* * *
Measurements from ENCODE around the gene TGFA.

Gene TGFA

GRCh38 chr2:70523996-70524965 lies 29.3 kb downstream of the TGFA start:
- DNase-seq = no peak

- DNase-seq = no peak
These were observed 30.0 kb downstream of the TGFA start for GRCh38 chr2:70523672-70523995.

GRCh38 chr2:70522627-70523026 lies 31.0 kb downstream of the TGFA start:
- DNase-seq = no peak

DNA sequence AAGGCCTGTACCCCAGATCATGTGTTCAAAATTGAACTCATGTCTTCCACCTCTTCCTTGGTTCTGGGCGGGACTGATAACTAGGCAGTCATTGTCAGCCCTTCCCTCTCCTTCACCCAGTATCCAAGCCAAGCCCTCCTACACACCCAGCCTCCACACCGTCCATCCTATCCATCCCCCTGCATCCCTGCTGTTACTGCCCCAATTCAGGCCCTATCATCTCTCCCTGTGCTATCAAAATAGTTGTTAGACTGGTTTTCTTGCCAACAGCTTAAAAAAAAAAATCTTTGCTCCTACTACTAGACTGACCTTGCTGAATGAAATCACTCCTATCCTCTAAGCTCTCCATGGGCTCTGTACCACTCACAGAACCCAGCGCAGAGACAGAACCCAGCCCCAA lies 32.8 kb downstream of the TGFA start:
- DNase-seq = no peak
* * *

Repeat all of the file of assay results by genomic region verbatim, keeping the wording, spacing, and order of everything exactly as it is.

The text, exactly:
Measurements from ENCODE around the gene TGFA.

Gene TGFA

GRCh38 chr2:70523996-70524965 lies 29.3 kb downstream of the TGFA start:
- DNase-seq = no peak

- DNase-seq = no peak
These were observed 30.0 kb downstream of the TGFA start for GRCh38 chr2:70523672-70523995.

GRCh38 chr2:70522627-70523026 lies 31.0 kb downstream of the TGFA start:
- DNase-seq = no peak

DNA sequence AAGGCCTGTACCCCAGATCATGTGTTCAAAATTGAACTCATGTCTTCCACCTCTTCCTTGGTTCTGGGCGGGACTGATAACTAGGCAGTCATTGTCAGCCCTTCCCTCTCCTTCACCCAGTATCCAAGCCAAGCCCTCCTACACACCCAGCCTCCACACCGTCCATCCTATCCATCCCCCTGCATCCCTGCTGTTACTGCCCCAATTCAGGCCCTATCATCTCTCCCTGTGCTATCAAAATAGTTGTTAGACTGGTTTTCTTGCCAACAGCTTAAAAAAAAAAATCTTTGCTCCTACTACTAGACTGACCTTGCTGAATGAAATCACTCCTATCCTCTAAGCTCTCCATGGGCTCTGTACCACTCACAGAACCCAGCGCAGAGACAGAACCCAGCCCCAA lies 32.8 kb downstream of the TGFA start:
- DNase-seq = no peak